When An Ex Remarries: How Do I “Protect” My Kids
Divorce is usually painful enough, but when an ex remarries additional negative feelings can arise. It may become more difficult to accept the idea that our former partner was damaged in some way and unable to have a relationship. If infidelity was involved and that relationship has continued, more intense anger may occur. The thought of our child spending time with this person we feel so negatively about may be intolerable. However, we are often forced to deal with this reality—how best to cope?
First, it is important to clarify our own feelings and examine who and what we are upset about. While it is tempting to blame the “new person” for our pain, the reality is that in most cases we had no prior relationship with this person (if she was a friend that is another, even more difficult matter) and it is the ex that has betrayed our trust, not this stranger. Another sobering reality is that it takes two people to create and maintain a relationship, so whatever problems allowed this new person in, we probably have a small bit of responsibility for ourselves. To move forward it is important to come to terms with what we might have done differently in the relationship, to be able to move on and have a better relationship in the future. If all of our anger is directed toward the “stranger” or even our ex, this is not likely to happen. We can only change that which we take responsibility for, so this is the first order of business (after allowing ourselves a reasonable period of time to grieve and vent.)
Once we have begun to come to terms with the end of our marriage (a process that can months or for some people even years) we can begin to deal with our feelings about our child spending time with “their other family.” From my experience, most parents worry most about losing their child to the new step-parent. Let me assure you that the parent-child bond is very strong and will not be broken by the person who buys them the newest toy. Children know who love and care for them and it is positive to have more of such people in their lives. Rather than “protect” our children, we need to help them adjust to what may be a confusing situation for them. If we can, we should encourage their sharing what they choose to about their time in the other household. It is critical that we not be judgmental about this new family which may have a different culture than our own or even the one we created with our ex. Try to refrain from negative comments about food, tv preferences, or the other family’s choices in friends or attire. Such criticism, while tempting, will only cause our child to shut down and either defend the other family or not share with us about them. Of course if we think our child/s health or safety is compromised we must become involved but in my experience these situations are thankfully rare (and often generated out of anger, rather than concern.) We may have to deal with even more consequential differences, such as religious training that we do not agree with. Our ex has as much right and responsibility as we do in influencing our child, and while these differences are often litigated, this can be an expensive process which takes its toll on the children in emotional ways as well. It is better for all concerned if we can find a way to embrace these differences and help our child navigate her two different families and become the best person she can be through integrating these divergent values.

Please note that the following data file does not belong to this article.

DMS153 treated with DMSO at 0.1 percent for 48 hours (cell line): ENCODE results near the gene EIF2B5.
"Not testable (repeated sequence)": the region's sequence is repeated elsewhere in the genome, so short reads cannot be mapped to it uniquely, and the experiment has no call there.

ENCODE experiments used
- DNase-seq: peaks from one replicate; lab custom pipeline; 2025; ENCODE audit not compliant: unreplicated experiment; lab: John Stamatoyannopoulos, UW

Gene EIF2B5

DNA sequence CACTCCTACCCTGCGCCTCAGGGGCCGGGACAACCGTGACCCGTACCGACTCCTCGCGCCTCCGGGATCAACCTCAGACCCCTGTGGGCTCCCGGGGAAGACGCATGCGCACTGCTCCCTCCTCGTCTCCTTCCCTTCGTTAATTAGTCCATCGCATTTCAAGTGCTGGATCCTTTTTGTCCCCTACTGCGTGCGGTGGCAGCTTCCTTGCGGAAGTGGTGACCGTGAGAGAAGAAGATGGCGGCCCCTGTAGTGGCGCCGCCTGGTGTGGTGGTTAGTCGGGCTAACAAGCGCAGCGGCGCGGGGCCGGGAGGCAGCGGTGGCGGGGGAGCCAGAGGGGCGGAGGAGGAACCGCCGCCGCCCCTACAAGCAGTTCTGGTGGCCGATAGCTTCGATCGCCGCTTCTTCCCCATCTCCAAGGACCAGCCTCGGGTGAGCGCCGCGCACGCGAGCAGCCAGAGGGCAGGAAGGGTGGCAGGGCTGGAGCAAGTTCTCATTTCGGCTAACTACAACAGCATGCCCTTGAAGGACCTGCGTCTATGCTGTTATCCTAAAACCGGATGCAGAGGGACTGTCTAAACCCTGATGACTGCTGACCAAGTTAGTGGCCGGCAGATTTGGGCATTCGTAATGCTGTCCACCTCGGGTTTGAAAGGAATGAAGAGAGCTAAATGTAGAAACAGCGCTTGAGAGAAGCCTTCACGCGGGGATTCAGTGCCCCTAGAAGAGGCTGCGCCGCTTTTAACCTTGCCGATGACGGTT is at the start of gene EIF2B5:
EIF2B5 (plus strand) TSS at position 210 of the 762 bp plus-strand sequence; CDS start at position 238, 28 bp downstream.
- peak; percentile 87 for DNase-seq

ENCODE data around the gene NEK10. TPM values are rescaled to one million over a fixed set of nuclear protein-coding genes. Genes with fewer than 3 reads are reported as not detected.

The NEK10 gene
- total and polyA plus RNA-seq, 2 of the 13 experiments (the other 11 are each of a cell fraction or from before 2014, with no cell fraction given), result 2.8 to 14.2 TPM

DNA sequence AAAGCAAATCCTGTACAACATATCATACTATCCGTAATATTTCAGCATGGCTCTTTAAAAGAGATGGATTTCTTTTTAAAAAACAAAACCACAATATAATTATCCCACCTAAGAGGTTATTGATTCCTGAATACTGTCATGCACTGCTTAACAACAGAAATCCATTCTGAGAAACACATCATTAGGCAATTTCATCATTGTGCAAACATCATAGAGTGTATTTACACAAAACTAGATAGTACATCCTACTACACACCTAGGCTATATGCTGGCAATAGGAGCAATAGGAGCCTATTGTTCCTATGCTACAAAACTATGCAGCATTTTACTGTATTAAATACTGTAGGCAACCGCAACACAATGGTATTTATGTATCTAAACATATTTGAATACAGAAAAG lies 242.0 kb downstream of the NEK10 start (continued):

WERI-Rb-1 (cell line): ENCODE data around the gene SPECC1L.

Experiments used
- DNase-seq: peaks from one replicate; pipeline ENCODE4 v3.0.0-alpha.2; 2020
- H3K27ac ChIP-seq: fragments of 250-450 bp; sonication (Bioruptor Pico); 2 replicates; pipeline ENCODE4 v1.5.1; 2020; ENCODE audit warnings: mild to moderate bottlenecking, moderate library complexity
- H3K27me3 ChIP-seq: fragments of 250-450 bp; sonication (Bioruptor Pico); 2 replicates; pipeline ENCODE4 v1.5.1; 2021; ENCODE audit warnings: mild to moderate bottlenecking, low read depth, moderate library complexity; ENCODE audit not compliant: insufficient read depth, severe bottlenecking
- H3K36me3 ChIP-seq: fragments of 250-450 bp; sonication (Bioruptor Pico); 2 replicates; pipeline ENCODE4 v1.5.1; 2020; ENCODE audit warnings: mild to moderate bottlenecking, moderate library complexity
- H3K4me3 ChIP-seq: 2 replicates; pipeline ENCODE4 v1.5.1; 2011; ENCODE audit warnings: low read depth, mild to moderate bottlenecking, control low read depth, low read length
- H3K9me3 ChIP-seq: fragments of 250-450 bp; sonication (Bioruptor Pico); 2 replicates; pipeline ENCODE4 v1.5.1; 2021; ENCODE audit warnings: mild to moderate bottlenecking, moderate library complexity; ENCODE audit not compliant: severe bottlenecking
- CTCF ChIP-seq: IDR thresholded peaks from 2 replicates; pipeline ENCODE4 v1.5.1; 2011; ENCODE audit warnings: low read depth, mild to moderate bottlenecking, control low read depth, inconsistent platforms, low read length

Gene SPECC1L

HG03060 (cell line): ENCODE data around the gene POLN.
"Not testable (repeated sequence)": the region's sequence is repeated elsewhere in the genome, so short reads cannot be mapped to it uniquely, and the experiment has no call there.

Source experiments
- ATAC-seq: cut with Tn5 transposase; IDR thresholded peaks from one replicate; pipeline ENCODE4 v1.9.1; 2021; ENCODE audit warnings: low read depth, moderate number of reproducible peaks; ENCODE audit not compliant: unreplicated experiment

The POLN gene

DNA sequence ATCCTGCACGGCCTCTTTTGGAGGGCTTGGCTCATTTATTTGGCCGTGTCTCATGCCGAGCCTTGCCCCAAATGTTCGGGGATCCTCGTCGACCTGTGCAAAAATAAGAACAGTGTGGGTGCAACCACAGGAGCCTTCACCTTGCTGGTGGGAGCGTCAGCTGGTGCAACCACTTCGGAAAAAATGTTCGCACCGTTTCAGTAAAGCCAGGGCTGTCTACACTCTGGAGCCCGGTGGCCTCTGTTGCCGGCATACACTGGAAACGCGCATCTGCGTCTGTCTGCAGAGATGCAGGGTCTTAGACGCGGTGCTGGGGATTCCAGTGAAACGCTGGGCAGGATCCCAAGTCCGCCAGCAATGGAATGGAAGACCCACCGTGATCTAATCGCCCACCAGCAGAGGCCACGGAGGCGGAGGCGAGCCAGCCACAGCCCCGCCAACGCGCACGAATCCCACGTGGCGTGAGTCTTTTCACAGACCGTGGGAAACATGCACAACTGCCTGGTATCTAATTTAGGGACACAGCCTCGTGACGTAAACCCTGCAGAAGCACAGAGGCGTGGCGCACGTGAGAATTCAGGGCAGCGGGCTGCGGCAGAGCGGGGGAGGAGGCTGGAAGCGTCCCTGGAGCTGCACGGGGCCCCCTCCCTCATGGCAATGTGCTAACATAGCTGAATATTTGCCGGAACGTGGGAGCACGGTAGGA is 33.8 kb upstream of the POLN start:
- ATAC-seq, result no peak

There are many challenges inherent in co-parenting, particularly when we factor in the influence of a step-parent. Our child will benefit if we can handle these in an adult manner, putting the child’s needs first. And we will benefit by being able to move on with our lives and embracing the freedom that we gain from our non-parental time, unencumbered by anger and resentment.